Episodes from the Passion of Jesus
Bartolomeo Cesi (1566 – 1629), Jesus prays in the garden, Crucifixion, Deposition; before 1597. Size 247 x 585 cm. Bologna, church of San Girolamo della Certosa, Main chapel.
The three pictures undoubtedly are Cesi’s absolute masterpiece, as well as one of the best, lofty examples of late 16th century European painting. It is not possible to describe here the intellectual complexity from which they stem. Suffice it to think that, thanks to the exact date of execution that was assigned to them after the studies carried out in view of their restoration, their influence is now clearly ascertained on some artists of subsequent generations, such as Guido Reni, Giovanni Francesco Barbieri known as Guercino, and Giacomo Cavedone. The three canvases were produced for the high altar and belong to a wider-ranging ornamental project including stuccoes and frescoes. The whole holy ornamental ensemble, so plentiful and kept in place, is the most important surviving example of a basic period of Bolognese art, during which the artistic revolution epitomized by the Carraccis got underway.
The restoration | Ottorino Nonfarmale restored the three paintings in two different periods. First, he worked on the canvas positioned in the middle, i.e. the Crucifixion, and then, in 2006, on the two paintings hanging on the sidewalls. Restoration works revived in full these three masterpieces that were by then almost totally dulled in their colors and close to illegible in some sections. The central picture presented no serious problems during its recovery, although the canvas had got loose from the frame and a layer of grime had darkened the colors. From the scaffolding installed to move them, Jesus Prays in the Garden and the Deposition, immediately appeared more heavily damaged than it was thought. The pictorial surface was for the most part detached from the canvas and the color had lifted in many points. After a number of difficult consolidating operations that were carried out inside the church, it was possible to take the canvases to the restorer’s laboratory in view of the subsequent recovery of their dazzling beauty. Some new details also surfaced, such as the scene in which Jesus is apprehended, in Jesus Prays in the Garden, and a landscape with a sky lying behind in the Deposition. Before restoration, these paintings were considered as some of the weakest that Cesi had produced during his career – after restoration, they came out as two true masterpieces of European painting.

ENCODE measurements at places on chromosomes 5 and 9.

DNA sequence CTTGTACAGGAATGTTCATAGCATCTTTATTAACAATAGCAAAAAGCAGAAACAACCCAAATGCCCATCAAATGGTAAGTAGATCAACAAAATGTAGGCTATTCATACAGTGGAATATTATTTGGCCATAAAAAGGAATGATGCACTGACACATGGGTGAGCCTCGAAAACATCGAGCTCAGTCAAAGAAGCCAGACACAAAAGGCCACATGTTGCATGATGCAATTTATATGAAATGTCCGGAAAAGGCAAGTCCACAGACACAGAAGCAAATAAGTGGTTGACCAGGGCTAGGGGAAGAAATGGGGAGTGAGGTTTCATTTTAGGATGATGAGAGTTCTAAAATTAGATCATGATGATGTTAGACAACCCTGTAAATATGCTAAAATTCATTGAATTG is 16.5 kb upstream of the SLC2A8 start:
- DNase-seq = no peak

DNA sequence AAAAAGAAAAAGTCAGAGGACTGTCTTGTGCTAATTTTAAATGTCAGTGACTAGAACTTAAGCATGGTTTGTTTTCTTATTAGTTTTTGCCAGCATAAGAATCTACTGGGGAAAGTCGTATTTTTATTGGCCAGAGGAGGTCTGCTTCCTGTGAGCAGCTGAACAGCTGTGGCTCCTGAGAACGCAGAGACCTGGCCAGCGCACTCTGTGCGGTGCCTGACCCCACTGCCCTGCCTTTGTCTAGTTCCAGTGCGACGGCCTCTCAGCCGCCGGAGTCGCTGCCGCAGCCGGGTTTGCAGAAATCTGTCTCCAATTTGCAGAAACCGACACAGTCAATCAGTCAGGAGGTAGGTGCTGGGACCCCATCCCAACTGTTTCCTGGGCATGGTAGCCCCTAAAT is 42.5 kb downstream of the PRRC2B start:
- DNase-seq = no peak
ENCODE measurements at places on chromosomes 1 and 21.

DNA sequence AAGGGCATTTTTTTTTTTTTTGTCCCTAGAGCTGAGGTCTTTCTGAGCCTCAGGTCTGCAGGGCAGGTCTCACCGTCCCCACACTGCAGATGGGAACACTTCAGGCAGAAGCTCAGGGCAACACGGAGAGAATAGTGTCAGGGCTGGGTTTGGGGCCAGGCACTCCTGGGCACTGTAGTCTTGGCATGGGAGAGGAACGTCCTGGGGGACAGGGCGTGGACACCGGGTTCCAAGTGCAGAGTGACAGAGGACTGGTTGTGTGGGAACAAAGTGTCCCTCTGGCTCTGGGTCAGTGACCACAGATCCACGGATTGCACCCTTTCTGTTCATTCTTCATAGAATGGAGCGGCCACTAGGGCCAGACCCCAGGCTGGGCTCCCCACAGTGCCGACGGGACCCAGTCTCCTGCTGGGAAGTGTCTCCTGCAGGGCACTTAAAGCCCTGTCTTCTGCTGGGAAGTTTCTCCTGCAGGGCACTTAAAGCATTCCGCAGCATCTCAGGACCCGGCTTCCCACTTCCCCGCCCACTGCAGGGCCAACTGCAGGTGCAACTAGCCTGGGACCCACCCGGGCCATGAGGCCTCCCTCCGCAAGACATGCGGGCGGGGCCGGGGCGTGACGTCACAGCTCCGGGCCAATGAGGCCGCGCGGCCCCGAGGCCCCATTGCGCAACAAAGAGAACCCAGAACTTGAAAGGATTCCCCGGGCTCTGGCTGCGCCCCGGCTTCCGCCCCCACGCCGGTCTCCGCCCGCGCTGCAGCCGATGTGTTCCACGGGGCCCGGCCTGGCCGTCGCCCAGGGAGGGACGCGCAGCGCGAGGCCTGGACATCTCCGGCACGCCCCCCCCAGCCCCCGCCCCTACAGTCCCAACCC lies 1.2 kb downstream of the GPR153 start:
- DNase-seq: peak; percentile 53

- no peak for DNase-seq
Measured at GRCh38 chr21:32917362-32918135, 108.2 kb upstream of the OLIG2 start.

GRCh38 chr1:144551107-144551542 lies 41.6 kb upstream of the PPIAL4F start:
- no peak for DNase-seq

Bartolomeo Cesi (1566 – 1629) | He trained in Nosadella’s studio and soon achieved renown in the crowded Bolognese artistic milieu, thanks to the number of commissions he was assigned by the religious Orders in town. When, as early as 1582, the three Carraccis began advancing their new and revolutionary artistic language, based on their studies on “affections” and “truth”, Bartolomeo Cesi was an already successful artist. The three large paintings at the Certosa follow other works carried out for the same religious Order. He realized a large quantity of fresco decorations in the convent, of which several fragments remain, among which two frescoes, one in place and the other one hosted by the city gallery. Cesi was not indifferent to the revolution that Annibale, Ludovico and Agostino Carracci brought to the world of art and spread throughout Europe. In fact, both the Certosa paintings and all his subsequent works showed a sort of “adjustment” to the new artistic culture although he never betrayed his own pictorial language. He kept receiving appointments by the major Bolognese and non-Bolognese religious Orders and in fact there is evidence of some travels to Tuscany to realize frescoed and painted series of artworks.